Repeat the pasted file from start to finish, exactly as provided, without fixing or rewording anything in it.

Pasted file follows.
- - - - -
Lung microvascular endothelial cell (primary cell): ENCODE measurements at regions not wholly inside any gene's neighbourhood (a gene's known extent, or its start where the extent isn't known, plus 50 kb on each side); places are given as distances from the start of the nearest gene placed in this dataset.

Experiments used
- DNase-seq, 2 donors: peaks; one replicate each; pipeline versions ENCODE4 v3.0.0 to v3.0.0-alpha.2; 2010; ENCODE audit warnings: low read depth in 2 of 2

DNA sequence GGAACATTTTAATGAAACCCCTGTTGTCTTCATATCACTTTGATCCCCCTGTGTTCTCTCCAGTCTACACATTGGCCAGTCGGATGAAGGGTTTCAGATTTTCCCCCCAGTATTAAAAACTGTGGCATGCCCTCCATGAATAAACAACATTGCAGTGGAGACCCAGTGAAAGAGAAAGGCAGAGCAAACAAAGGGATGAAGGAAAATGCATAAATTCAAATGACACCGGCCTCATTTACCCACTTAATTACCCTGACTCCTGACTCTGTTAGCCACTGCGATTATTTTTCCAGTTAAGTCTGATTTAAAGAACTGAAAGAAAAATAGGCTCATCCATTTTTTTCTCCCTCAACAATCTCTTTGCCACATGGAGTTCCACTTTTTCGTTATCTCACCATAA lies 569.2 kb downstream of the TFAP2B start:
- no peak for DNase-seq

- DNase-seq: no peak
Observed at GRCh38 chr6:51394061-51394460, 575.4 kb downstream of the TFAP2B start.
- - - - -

Lung microvascular endothelial cell (primary cell): ENCODE measurements at regions not wholly inside any gene's neighbourhood (a gene's known extent, or its start where the extent isn't known, plus 50 kb on each side); places are given as distances from the start of the nearest gene placed in this dataset.

Experiments used
- DNase-seq, 2 donors: peaks; one replicate each; pipeline versions ENCODE4 v3.0.0 to v3.0.0-alpha.2; 2010; ENCODE audit warnings: low read depth in 2 of 2

DNA sequence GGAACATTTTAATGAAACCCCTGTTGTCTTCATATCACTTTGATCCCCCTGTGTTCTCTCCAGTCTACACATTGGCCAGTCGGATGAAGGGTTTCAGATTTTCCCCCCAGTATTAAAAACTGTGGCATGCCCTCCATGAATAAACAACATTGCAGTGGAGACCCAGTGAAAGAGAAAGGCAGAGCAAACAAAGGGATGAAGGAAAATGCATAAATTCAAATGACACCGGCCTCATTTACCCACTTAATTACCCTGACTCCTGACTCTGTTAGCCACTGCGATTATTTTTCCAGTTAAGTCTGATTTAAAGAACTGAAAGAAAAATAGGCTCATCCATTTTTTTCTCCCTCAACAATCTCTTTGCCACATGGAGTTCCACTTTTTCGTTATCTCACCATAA lies 569.2 kb downstream of the TFAP2B start:
- no peak for DNase-seq

- DNase-seq: no peak
Observed at GRCh38 chr6:51394061-51394460, 575.4 kb downstream of the TFAP2B start.